By Adrian Morrow
When Hughes Chicoine flunked a first year photography course at Ryerson, he decided to sue the university.
It was the early 1980s and Chicoine, a 30-something professional photographer, appealed the grade. Ryerson offered him the chance to repeat the year, but he refused.
Demanding the school refund his tuition and student loans, Chicoine sued Ryerson, alleging that the course content wasn’t the same as promised in the course outline, that his prof was incompetent and that he wasn’t evaluated properly.
In 1985, a provincial judge ruled that legally, he could sue the school for giving him a bad education and he continued the case.
Much has changed since then.
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Last week, The Eyeopener uncovered a story about a volunteer actor currently suing the school for $1 million after allegedly getting whacked on the head by a lamp while performing in a student’s final project. Julia Haningsberg, Ryerson’s general counsel, hadn’t heard of the suit when the paper contacted her, but didn’t seem concerned: The university would simply hand it off to its insurer, as it does with any lawsuit.
In the past few years, Ryerson’s legal issues have ranged from construction issues to personal injury to car accident claims, dealing with more than 30 lawsuits in the past 10 years.
Currently, Ryerson is entangled in more than 10 lawsuits, most of them with construction companies. In one case, Ryerson is suing Aecon Construction Group Inc., the company that built the engineering building, for $102,000 as a result of a fire sprinkler that burst in the building shortly after it was completed.
Ryerson is alleging that Aecon and three of its subcontractors “(failed) to ensure that the fire suppression system had been appropriately installed and tested.”
In other suits, Ryerson is on the hook for hundreds of thousands of dollars, mostly relating to construction liens, suits and countersuits by former contractors who built the school buildings.
The amount of litigation Ryerson is involved in isn’t atypical when it comes to construction.
“It’s an area that’s fraught with litigation,” John Kulik, a lawyer who specializes in construction cases, said.
Typically, if a building owner is engaged in a suit with a general contractor, the subcontractors won’t get paid and in turn put liens against the owner, he said.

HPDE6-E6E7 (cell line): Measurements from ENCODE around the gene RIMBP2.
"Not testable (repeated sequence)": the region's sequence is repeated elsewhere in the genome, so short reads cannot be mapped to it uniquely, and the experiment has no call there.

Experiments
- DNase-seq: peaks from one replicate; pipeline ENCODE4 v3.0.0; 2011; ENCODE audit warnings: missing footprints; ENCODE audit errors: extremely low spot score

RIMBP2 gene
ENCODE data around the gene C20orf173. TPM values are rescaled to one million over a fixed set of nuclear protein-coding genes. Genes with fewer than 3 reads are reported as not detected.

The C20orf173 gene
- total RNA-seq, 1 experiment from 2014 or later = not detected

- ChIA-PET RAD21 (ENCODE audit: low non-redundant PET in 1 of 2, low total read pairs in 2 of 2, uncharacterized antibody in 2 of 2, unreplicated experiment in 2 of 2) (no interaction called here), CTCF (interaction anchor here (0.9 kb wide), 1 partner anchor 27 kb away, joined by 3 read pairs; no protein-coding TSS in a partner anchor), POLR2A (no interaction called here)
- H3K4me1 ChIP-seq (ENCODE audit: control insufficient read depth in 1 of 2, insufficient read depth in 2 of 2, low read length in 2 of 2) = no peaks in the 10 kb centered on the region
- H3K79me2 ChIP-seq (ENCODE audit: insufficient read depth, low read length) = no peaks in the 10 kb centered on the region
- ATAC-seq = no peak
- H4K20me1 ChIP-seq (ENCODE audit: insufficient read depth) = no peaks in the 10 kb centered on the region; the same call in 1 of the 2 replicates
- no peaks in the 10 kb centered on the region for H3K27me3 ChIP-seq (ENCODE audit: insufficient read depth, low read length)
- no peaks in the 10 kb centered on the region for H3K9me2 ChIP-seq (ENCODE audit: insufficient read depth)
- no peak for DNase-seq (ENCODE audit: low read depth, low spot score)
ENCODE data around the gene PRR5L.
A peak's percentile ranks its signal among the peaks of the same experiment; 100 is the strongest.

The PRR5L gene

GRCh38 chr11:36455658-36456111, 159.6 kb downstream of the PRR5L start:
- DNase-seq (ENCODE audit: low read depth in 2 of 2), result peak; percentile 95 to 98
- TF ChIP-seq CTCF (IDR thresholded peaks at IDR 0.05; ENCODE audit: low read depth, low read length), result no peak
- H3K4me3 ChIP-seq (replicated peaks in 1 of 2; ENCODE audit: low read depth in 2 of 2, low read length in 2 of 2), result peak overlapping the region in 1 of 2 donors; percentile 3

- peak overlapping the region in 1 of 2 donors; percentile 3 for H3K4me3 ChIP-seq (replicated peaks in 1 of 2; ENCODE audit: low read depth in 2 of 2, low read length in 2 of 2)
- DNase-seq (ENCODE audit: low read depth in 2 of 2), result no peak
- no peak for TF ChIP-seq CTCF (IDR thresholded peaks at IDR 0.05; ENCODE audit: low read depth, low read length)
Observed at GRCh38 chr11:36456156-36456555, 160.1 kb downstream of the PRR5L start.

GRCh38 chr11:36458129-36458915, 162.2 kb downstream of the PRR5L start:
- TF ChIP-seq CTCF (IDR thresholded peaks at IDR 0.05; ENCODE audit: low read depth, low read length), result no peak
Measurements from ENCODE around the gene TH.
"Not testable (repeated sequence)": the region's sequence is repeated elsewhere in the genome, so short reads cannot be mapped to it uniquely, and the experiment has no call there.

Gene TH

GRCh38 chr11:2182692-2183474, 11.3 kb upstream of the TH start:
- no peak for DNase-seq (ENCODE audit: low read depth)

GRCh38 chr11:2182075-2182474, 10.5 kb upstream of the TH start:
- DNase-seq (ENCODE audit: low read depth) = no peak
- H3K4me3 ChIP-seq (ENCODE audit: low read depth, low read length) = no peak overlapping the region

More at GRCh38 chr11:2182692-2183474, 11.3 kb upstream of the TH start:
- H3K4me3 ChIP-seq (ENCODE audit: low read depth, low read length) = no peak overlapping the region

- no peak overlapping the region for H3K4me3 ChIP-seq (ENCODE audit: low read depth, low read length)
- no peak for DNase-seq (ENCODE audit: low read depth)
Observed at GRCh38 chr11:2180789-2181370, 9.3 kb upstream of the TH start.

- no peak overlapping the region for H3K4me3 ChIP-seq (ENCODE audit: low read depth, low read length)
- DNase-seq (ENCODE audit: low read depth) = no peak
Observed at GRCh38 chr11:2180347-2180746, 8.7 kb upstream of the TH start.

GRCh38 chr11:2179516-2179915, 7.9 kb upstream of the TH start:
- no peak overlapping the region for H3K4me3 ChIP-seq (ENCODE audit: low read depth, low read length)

And it’s in everyone’s best interest to settle out of court — suits can bleed thousands of dollars worth of legal fees out of the people involved.
“Construction law is very expensive,” said Kulik.
Fortunately for the school, it’s covered for up to $20 million in liabilities through the Canadian Universities Reciprocal Insurance Exchange (CURIE), which insures Canadian universities and spreads legal costs around the nation’s 90 universities. This means if one school gets sued more than others, everyone’s premiums go up. Ryerson’s premium is currently $500,000 a year.
Most of the time, CURIE settles out of court.
Ryerson is covered for almost everything under CURIE, including property damage to liability and personal injury. The only significant thing not insured is the Ram in the Rye, because CURIE doesn’t insure bars.
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At the time of Hughes Chicoine’s case, CURIE didn’t exist and it’s likely that Ryerson’s insurance premiums weren’t as stable. In the end, it’s not clear what happened to Chicoine’s case.
The Eyeopener could not track any documents past 1985, when the provincial court ruled that his suit could proceed, but according to Greg Dickinson, a professor in the University of Western Ontario’s education faculty and author of a book on education lawsuits, Chicoine’s case did not appear before the court again, meaning that he likely settled out of court or dropped his suit.
The implications of the case were significant at the time, but as far as Dickinson knows, there haven’t been any attempts to do the same thing since.